As we talk about how to cut and assemble PDF patterns, we’ll stop to remember that there are almost as many ways to do this as there are sewers!
For this post we won’t even go into IF you like or don’t like PDF Downloaded Patterns, and why. We’ll just assume that for whatever reason you have one and you want to get to the sewing part of the project as soon as possible!
- Purchase your PDF
- Choose the Print at Home Copy if available (sometimes there are not)
- Send to your printer as standard quality or draft.
- For a new to me pattern company I always print the first page of the PDF in draft so I can see if the numbers, elements and pertinent markings will be dark enough to easily see as I assemble my pattern. Some companies I already know that I’ll need to print in standard mode, some I know draft will be good enough. I hate to waste ink and know you do too!
It doesn’t matter if you start from the bottom and go up, building from the bottom to the top of your pattern sheet in progress or vice versa. It seems most of us tend to start with sheet #1 and go from there. Your pattern instructions will have a diagram that tells you how many sheets your pattern will print on and should have an overview of how each sheet is marked (generally numbers or letters).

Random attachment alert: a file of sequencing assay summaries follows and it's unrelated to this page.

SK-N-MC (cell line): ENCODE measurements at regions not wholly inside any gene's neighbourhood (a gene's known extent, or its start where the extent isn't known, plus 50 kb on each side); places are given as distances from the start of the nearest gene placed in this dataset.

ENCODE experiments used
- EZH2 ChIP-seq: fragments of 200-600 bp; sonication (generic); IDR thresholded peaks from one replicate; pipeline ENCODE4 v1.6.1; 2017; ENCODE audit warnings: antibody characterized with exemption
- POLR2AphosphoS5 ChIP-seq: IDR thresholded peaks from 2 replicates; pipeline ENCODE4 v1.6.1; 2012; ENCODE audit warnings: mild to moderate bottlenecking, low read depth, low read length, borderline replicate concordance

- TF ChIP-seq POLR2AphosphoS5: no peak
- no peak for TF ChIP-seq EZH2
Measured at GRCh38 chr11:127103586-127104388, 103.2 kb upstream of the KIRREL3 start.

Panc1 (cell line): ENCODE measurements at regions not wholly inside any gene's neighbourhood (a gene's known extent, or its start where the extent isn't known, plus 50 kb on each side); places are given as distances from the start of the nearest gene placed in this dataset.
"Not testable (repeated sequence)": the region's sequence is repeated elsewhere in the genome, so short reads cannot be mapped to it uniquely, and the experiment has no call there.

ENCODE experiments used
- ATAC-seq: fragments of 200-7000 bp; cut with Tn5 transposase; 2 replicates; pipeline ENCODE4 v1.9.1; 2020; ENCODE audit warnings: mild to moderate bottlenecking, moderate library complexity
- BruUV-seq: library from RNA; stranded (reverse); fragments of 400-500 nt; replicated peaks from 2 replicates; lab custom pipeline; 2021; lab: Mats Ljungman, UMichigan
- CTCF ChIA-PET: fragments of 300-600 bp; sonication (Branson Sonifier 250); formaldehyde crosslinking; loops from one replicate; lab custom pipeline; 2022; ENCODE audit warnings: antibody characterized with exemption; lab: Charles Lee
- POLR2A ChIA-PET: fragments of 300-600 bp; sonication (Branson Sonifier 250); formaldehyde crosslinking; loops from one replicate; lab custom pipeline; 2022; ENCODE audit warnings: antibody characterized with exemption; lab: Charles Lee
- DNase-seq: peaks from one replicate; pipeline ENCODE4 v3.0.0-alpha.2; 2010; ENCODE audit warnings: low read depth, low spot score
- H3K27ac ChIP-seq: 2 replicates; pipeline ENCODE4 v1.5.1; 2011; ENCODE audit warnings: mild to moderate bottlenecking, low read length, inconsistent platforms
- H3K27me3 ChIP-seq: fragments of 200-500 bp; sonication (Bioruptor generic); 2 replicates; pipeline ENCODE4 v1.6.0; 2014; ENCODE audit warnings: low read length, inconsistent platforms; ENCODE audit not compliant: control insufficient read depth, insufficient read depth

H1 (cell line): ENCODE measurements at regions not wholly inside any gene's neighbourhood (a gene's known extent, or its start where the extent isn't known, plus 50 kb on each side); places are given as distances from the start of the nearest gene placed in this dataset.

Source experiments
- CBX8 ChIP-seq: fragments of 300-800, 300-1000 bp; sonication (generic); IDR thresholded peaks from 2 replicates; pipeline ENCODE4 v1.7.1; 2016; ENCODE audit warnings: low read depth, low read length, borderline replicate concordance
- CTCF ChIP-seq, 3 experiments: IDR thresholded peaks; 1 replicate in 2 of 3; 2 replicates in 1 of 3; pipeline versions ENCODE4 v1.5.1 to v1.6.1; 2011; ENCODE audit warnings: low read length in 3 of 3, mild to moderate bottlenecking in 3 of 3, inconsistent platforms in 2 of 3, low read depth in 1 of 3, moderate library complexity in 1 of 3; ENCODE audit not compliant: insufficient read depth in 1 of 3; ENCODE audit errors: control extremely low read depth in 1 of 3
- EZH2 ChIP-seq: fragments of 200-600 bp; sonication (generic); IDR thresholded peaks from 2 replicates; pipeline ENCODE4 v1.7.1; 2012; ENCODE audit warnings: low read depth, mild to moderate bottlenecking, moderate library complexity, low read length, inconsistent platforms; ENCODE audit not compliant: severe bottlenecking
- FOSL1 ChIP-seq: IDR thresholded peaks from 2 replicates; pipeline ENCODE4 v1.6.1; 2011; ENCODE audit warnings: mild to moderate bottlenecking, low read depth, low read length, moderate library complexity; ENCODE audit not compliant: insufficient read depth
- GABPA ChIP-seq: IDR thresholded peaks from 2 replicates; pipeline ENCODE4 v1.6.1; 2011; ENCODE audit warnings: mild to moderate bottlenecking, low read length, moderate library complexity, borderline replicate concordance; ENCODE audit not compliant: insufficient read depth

Consider for a really large pattern sheet starting with the bottom row. Organize your printed pieces to go in reverse, largest number to smallest. When you lay out that bottom row and as you build upward, you can naturally shift the pattern toward your body, allowing the completed pattern sheet to move toward the floor and allowing a nice working area in front of you without having to stress or strain.
Again, it doesn’t matter— do whatcha do! Just try to be consistent, it looks better, becomes an automatic habit and makes the process faster!
When I assemble a PDF pattern I want to be FAST. I store my patterns carefully folded after cutting them out, smooshed as flat as possible and then I hang them. (We’ll talk about this later in a future blog post!) So, that said, I don’t care that they are as compact as possible. If you’re looking for a compact pattern you are likely to get that from cutting out around all four sides of your PDF and butting the edges together and taping them.
I don’t do that.
Instead, I assemble using what I call the Rule of 7.
The rule of 7 thinks about the pattern as an overlapped set of paper pieces. There are NO flush pieces. And sometimes you get distracted and mis-cut, or things just need a tweak and you can easily do that on the fly.
Ready to give the Rule of 7 a go? Great! Grab your PDF pattern sheets, a pair of paper cutting scissors and a jumbo tape dispenser.
The first 3 pattern pieces are shown above. This first row is the only place where there are straight cuts. Sheet #1 gets NO CHANGES. Sheet 2 will have to have the left margin removed, so cut that away and then tape sheets 1 and 2 together matching the assembly notch. Repeat for sheet #3 and all the way across the first row.
You can see in the photo above clearly. The sheet on the left just slides over on top of the first sheet. It makes a clean easy to spot margin without too much bulk.